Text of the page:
These frequently asked questions and answers provide general information and should not be cited as any type of legal authority. They provide the user with information responsive to general inquiries. Because these answers do not apply to every situation, yours may require additional research.
- Can a loan be taken from an IRA?
- What happens if a loan is taken from an IRA?
- Under what circumstances can a loan be taken from a qualified plan?
- What happens if a plan loan is not repaid according to its terms?
- Is a deemed distribution treated like an actual distribution for all purposes?
- Jim, a participant in our retirement plan, has requested a second plan loan. Jim’s vested account balance is $80,000. He borrowed $27,000 eight months ago and still owes $18,000 on that loan. How much can he borrow as a second loan? Would it benefit him to repay the first loan before requesting a second loan?
- What can be done to remedy a default after there has been a deemed distribution?
- What are the differences in the loan rules for amounts borrowed by participants after Hurricanes Katrina, Rita and Wilma?
Loans are not permitted from IRAs or from IRA-based plans such as SEPs, SARSEPs and SIMPLE IRA plans. Loans are only possible from qualified plans that satisfy the requirements of 401(a), from annuity plans that satisfy the requirements of 403(a) or 403(b), and from governmental plans. (IRC Section 72(p)(4); Reg. Section 1.72(p)-1, Q&A-2)
If the owner of an IRA borrows from the IRA, the IRA is no longer an IRA, and the value of the entire IRA is included in the owner’s income. (IRC Sections 408(e)(2) and (3))
If the owner of an IRA pledges part of the IRA as collateral, the part of the IRA that is pledged is treated as distributed. (IRC Section 408(e)(4))
A qualified plan may, but is not required to provide for loans. If a plan provides for loans, the plan may limit the amount that can be taken as a loan. The maximum amount that the plan can permit as a loan is (1) the greater of $10,000 or 50% of your vested account balance, or (2) $50,000, whichever is less.
For example, if a participant has an account balance of $40,000, the maximum amount that he or she can borrow from the account is $20,000.
A participant may have more than one outstanding loan from the plan at a time. However, any new loan, when added to the outstanding balance of all of the participant’s loans from the plan, cannot be more than the plan maximum amount. In determining the plan maximum amount in that case, the $50,000 is reduced by the difference between the highest outstanding balance of all of the participant’s loans during the 12-month period ending on the day before the new loan and the outstanding balance of the participant’s loans from the plan on the date of the new loan.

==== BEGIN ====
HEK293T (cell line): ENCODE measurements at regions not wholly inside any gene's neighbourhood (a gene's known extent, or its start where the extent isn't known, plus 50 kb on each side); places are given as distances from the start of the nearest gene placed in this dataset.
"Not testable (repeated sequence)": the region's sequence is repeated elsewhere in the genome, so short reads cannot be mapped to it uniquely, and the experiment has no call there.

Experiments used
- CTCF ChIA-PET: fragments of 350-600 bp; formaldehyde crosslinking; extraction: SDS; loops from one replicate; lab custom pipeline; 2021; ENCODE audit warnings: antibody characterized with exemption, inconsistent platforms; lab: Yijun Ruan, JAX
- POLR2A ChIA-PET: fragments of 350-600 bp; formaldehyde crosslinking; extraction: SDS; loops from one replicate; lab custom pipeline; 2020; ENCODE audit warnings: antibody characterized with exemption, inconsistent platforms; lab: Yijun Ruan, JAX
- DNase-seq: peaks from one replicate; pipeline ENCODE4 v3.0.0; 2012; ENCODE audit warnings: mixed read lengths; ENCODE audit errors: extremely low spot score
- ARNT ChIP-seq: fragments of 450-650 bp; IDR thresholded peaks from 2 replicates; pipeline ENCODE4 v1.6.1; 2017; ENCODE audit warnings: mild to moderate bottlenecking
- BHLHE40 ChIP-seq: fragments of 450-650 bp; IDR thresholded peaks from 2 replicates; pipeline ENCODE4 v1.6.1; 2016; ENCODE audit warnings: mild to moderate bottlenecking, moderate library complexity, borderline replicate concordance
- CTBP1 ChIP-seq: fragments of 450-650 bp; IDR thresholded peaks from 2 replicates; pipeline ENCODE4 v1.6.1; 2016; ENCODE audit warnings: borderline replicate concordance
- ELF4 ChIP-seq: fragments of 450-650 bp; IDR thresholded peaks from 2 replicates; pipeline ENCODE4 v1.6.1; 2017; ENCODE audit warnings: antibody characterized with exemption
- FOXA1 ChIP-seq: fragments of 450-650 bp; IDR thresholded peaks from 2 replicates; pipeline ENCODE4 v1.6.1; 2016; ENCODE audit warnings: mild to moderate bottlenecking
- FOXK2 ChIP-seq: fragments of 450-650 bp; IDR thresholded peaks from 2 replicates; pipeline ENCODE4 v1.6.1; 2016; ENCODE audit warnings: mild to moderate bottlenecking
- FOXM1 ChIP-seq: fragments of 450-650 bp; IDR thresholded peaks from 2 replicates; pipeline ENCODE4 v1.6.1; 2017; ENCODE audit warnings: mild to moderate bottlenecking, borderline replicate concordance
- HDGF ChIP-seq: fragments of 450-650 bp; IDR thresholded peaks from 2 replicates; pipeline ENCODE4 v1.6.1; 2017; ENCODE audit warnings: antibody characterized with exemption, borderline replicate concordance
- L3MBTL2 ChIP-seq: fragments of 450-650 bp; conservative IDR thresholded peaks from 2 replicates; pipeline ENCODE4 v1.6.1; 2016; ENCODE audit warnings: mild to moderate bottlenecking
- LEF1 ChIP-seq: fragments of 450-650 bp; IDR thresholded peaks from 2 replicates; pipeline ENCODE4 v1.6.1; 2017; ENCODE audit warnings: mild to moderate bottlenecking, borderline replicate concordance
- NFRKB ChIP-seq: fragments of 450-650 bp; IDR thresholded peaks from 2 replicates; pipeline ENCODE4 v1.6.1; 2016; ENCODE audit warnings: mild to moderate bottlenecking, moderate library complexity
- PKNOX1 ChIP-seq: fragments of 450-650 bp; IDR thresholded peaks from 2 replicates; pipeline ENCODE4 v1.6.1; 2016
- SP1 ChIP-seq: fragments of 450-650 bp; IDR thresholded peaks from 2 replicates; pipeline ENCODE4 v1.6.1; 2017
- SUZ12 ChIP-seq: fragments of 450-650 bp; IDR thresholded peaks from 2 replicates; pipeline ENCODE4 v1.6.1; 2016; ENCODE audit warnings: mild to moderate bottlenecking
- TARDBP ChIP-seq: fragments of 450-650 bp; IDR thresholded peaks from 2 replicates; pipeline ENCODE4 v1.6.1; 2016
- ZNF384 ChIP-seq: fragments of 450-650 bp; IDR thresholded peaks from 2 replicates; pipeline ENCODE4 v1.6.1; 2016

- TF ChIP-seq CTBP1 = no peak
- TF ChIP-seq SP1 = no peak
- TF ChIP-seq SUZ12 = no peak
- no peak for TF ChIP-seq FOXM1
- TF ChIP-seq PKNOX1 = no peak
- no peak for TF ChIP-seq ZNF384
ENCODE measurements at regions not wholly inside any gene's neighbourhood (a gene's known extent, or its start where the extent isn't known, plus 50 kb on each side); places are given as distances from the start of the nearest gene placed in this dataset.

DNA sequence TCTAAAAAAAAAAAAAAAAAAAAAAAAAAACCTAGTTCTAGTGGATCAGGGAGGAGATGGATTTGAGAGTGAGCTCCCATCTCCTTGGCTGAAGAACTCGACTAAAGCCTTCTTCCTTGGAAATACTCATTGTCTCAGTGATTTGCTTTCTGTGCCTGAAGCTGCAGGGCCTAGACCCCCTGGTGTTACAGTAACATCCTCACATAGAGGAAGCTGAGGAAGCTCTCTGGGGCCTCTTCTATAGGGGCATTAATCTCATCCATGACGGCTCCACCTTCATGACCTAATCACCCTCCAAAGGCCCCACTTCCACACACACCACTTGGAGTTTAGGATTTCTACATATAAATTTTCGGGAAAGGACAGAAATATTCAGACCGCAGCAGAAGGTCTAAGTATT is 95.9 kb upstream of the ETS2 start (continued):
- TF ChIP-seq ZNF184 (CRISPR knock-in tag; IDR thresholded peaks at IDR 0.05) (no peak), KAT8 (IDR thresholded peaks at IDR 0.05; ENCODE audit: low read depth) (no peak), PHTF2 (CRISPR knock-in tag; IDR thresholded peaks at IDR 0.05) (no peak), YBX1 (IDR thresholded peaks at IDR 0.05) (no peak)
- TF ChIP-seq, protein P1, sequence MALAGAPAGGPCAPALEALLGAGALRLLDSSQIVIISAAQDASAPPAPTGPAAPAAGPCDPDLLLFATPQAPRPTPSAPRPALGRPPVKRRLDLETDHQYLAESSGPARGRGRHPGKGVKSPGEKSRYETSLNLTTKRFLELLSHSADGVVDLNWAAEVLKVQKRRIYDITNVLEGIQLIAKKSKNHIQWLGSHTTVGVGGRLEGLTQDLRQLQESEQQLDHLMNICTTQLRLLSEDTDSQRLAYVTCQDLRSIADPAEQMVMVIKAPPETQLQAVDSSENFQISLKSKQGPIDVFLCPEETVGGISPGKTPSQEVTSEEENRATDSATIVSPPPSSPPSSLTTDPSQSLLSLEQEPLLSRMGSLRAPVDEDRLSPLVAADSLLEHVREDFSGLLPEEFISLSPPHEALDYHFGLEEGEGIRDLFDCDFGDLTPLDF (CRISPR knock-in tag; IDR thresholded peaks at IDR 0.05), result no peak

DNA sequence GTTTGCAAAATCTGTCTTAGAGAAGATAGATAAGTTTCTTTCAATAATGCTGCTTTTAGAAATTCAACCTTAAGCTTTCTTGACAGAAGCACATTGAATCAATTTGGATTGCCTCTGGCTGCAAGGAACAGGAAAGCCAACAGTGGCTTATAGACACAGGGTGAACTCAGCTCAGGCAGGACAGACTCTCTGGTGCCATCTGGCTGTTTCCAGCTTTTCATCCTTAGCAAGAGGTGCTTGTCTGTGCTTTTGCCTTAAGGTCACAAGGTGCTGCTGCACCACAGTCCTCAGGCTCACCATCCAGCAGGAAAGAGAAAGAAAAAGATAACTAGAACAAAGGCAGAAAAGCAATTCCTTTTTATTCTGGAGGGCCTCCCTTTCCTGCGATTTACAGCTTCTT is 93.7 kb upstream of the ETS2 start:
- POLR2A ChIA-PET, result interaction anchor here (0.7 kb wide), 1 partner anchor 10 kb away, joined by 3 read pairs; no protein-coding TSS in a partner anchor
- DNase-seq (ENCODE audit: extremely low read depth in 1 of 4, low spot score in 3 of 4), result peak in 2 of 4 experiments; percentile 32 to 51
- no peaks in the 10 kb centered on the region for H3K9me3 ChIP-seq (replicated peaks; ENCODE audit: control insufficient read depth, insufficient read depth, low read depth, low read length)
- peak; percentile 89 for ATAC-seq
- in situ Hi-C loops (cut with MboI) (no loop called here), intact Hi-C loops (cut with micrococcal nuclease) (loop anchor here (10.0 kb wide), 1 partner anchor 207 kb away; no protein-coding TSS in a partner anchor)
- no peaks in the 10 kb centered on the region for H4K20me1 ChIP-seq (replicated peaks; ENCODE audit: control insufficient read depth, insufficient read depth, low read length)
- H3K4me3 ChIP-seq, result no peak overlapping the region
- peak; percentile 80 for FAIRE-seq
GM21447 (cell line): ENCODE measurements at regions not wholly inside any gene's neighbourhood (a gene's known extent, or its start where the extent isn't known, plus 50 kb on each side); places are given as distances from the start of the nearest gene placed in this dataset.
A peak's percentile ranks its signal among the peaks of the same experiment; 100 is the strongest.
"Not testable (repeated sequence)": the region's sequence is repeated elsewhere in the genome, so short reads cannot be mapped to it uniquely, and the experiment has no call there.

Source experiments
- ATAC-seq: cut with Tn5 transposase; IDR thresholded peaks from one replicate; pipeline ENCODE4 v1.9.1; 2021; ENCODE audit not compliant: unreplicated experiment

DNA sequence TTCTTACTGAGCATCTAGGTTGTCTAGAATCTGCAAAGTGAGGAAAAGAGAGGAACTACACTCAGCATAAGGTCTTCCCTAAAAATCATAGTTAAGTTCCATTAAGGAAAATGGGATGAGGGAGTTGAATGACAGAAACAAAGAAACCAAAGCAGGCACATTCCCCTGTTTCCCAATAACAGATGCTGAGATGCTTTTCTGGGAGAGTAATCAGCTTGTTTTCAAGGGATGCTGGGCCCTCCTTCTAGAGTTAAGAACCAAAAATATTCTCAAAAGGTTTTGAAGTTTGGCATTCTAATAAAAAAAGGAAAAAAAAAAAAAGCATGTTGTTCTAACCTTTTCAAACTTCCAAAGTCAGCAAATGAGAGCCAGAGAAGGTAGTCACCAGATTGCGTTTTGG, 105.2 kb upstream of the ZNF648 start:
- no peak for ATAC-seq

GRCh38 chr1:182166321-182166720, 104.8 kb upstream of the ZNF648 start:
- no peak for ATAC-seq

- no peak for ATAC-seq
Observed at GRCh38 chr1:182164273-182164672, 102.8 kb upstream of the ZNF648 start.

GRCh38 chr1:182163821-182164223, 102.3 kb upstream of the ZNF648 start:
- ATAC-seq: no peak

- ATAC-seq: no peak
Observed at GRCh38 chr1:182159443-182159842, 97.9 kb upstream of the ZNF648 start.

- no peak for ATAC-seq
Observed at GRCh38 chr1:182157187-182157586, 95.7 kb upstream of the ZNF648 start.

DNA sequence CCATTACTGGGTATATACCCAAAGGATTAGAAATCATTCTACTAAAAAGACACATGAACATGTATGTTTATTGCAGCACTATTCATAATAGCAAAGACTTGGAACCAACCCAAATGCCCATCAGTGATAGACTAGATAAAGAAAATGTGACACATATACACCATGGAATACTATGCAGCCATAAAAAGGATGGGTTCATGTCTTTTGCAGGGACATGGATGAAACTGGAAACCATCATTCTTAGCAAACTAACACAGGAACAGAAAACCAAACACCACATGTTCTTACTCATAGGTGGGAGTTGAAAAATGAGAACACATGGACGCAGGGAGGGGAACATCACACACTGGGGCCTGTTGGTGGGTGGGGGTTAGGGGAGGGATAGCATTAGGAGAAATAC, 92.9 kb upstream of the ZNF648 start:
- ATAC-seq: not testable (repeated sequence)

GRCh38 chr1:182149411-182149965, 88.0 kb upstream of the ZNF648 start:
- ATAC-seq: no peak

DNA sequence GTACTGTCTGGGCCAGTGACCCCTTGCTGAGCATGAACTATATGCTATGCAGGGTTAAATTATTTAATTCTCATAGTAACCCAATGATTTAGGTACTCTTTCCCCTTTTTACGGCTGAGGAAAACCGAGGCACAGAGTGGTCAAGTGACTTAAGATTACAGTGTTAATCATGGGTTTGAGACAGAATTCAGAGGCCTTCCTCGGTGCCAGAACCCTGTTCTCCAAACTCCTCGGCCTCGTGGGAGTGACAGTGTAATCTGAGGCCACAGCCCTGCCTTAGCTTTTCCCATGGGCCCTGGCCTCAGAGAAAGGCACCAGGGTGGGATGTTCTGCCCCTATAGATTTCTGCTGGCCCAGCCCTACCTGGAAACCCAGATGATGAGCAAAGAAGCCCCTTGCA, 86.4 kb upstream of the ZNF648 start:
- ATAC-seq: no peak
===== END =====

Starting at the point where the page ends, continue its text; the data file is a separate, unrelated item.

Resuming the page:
For example, assume Participant A has a vested account balance of $100,000 and took a plan loan of $40,000 on January 1, 2005, to be paid in 20 quarterly installments of $2,491. On January 1, 2006, when the outstanding balance is $33,322, Participant A wants to take another plan loan. The difference between the highest outstanding loan balance for the preceding year ($40,000) and the outstanding balance on the day of the loan ($33,322) is $6,678. Since the new loan plus the outstanding loan cannot be more than $43,322 ($50,000 - $6,678), the maximum amount that the new loan can be is $10,000 ($43,322 - $33,322). See Podcast – computation of maximum loan amount from retirement plans (8:21 mins).
A plan may require the spouse of a married participant to consent to a plan loan.
(IRC Section 417(a)(4))
A plan that provides for loans must specify the procedures for applying for a loan and the repayment terms for the loan. Repayment of the loan must occur within 5 years, and payments must be made in substantially equal payments that include principal and interest and that are paid at least quarterly. Loan repayments are not plan contributions.
(Reg. Section 1.72(p)-1, Q&A-3)
A loan that is taken for the purpose of purchasing the employee’s principal residence may be able to be paid back over a period of more than 5 years.
(IRC Section 72(p)(2)(B)(ii); Reg. § 1.72(p)-1, Q&A-5,-6, -7, and -8)
A plan may suspend loan repayments for employees performing military service.
(Reg. Section 1.72(p)-1, Q&A-9(b))
A plan also may suspend loan repayments during a leave of absence of up to one year. However, upon return, the participant must make up the missed payments either by increasing the amount of each monthly payment or by paying a lump sum at the end, so that the term of the loan does not exceed the original 5-year term.
(Reg. Section 1.72(p)-1, Q&A-9(a))
Loans are not dependent upon hardship. Some plans may provide for hardship withdrawals, however. See FAQs on hardship distributions.
As long as a plan provides for loans, the purpose of the loan or the participant’s ability to borrow the same amount elsewhere is irrelevant in determining whether the loan is permitted, unlike hardship withdrawals, which require a demonstration of need. See FAQs on hardship distributions.